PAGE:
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Feds to strengthen truck driver drug testing rules

There can be no doubt that driving a semi-truck is a dangerous job. Even on the best days, truck drivers face near-continuous risks from road conditions, weather and other drivers.

Under these circumstances, even a small error can have devastating consequences. There simply isn't any room for a truck driver who isn't on the top of his or her game.

It is for this reason that the federal government is pushing new rules to strengthen drug testing requirements for drivers of commercial vehicles.

Drug testing is currently required

Currently, all truck drivers must pass a pre-employment drug screening. Drivers are also subject to drug tests at random intervals, and after some types of crashes. In addition, if there is a reasonable suspicion that a driver is under the influence of drugs or alcohol, he or she can be tested immediately.

Drivers who fail their drug test, or who refuse to take a drug test, must complete a government-mandated return-to-work program before they will be allowed to drive a commercial vehicle again.

New rules will give greater knowledge of failed tests

The new rule wouldn't add any additional drug-testing requirements. However, it would require employers (including self-employed truck drivers) to report testing results to the Federal Motor Carrier Safety Administration. Reporting would be required whenever a driver failed a test, or refused to take one.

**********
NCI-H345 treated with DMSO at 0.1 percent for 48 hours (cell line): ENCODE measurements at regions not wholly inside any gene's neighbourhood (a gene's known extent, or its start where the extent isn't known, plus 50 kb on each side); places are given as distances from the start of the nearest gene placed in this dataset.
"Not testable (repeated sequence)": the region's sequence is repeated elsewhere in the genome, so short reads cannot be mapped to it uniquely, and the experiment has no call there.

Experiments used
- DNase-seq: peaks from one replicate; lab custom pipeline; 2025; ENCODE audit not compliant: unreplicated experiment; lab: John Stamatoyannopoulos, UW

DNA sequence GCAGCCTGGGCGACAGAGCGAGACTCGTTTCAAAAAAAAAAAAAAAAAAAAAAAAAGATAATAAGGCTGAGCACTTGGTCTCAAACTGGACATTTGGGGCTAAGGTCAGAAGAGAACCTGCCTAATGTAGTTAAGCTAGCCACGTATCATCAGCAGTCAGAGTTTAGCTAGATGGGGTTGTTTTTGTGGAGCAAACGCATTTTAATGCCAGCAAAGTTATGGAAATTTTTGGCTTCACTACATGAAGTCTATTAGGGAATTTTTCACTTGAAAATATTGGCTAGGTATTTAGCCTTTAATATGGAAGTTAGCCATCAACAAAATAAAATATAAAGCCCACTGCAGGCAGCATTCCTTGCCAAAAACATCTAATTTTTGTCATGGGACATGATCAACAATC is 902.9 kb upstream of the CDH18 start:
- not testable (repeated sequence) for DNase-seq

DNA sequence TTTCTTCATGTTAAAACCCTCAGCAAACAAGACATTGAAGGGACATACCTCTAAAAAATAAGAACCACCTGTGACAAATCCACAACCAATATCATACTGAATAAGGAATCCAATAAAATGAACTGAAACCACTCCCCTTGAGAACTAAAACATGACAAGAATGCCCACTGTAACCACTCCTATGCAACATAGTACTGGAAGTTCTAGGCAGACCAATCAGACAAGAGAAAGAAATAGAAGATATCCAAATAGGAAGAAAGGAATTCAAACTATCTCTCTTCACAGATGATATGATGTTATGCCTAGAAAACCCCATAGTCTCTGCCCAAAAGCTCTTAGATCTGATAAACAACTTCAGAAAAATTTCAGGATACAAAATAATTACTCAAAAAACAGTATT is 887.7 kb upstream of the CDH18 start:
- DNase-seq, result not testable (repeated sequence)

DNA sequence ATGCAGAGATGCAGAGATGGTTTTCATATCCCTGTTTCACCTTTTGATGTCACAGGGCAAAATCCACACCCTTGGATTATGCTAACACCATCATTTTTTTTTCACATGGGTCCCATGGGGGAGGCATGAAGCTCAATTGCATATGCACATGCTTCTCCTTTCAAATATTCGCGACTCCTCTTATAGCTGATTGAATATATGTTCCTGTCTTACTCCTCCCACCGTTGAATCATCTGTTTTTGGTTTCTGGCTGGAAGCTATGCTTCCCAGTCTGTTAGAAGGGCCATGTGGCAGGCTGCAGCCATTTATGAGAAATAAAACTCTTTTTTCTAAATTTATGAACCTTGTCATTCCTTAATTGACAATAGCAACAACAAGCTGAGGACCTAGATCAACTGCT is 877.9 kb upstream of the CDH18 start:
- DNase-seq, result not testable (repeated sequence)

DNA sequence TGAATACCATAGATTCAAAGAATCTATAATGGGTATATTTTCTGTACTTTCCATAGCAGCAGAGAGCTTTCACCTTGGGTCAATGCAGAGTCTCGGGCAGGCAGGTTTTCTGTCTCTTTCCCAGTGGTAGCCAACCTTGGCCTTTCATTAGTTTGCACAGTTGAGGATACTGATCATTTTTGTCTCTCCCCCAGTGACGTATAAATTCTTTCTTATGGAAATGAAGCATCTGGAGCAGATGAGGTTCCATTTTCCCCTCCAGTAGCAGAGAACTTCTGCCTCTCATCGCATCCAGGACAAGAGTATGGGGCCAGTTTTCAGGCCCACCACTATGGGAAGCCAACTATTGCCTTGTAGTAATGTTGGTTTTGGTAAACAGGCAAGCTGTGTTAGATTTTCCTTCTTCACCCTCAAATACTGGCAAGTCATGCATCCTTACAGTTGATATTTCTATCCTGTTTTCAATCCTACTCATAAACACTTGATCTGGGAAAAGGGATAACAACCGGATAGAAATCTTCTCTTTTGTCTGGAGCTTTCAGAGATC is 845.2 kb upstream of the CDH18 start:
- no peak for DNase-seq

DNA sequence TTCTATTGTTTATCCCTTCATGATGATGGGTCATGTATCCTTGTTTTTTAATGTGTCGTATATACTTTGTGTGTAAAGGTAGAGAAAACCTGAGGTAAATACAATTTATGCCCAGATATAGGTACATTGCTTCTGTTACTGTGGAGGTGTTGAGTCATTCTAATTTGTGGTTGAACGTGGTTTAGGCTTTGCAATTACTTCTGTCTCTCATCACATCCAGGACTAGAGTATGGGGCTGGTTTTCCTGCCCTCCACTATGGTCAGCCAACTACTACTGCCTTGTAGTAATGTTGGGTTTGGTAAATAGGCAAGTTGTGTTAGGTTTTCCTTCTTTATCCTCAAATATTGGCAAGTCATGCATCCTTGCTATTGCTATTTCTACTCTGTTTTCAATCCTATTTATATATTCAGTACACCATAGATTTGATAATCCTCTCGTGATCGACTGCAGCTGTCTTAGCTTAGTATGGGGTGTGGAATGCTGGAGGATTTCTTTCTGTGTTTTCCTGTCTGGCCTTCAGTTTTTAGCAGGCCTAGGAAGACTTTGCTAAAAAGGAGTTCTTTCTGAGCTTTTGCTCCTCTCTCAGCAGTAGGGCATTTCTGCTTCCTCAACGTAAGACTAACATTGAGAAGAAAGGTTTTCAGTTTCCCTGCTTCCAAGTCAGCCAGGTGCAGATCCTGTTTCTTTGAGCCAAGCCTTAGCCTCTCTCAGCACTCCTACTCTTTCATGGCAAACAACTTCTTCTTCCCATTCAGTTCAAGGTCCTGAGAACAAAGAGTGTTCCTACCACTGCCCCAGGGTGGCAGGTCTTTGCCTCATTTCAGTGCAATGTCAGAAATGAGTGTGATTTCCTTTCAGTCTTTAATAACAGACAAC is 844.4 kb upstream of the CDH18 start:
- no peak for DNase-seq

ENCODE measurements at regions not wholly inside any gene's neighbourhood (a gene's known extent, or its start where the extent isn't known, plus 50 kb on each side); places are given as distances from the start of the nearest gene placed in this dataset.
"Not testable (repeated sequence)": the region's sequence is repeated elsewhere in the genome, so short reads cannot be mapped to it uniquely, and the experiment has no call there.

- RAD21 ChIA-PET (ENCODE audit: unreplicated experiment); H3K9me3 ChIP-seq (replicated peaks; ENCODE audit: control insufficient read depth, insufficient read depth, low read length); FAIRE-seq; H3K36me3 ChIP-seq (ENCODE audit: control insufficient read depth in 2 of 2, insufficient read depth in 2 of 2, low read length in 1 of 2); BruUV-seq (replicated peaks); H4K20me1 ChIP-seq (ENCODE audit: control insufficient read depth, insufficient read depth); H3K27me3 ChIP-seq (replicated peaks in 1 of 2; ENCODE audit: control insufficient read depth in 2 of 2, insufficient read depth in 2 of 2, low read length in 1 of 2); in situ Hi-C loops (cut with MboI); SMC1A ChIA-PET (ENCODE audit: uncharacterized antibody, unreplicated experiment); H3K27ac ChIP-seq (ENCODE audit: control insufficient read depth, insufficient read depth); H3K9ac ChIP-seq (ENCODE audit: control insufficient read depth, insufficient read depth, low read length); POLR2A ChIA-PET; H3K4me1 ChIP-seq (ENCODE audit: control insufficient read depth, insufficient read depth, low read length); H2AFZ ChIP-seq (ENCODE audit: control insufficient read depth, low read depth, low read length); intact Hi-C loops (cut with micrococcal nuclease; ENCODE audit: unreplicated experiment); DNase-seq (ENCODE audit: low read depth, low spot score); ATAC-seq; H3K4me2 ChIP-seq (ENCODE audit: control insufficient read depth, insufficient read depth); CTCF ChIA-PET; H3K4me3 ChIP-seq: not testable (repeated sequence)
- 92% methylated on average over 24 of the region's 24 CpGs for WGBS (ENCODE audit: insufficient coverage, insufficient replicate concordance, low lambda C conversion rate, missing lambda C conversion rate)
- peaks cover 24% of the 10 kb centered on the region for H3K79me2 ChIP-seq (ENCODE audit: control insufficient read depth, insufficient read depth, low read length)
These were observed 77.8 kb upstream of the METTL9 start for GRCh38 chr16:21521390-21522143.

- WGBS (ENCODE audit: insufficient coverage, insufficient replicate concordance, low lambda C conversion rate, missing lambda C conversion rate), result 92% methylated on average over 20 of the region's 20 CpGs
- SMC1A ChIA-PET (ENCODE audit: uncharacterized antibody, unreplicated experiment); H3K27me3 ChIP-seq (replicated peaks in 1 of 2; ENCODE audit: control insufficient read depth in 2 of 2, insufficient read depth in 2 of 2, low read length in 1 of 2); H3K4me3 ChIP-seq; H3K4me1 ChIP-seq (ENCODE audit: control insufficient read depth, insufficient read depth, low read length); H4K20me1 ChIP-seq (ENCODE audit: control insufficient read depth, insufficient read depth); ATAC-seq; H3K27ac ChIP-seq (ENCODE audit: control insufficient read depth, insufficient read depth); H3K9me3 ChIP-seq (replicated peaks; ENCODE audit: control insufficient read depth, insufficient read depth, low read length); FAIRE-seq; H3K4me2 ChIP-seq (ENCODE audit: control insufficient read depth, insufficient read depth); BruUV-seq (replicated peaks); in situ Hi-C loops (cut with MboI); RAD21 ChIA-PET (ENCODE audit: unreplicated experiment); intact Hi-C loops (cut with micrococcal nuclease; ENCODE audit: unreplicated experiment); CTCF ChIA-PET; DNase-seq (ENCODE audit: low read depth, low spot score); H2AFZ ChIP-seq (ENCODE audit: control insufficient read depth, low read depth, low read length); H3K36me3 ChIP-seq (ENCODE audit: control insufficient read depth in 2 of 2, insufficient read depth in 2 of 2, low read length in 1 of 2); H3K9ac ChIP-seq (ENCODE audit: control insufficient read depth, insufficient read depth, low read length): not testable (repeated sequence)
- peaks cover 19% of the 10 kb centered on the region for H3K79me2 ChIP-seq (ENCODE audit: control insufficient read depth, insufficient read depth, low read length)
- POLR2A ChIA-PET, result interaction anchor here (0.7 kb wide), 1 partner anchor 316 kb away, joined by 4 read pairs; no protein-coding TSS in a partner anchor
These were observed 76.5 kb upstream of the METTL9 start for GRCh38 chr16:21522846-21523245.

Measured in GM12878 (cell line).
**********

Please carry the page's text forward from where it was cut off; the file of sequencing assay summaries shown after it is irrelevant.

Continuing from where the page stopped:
The data will be put into a searchable database. Employers will be required to query the database whenever making a new hire, so that they can see whether the driver has ever had a drug test violation.

In addition, employers will be required to query the database annually for existing drivers. Workers are free to refuse consent, but they will not be able to drive if they do not agree.

In addition to testing violations, the database can reveal whether drivers have had citations for DUI or driving under the influence of drugs. It will also reveal whether they have completed a return-to-work program after a violation.

All will be safer as a result

The new rule is set to go into effect on August 29, 2016. It will undoubtedly make Colorado's roads safer. Intoxicated drivers, whether they're behind the wheel of a big-rig or a sedan, are one of the biggest threats to any motorist.

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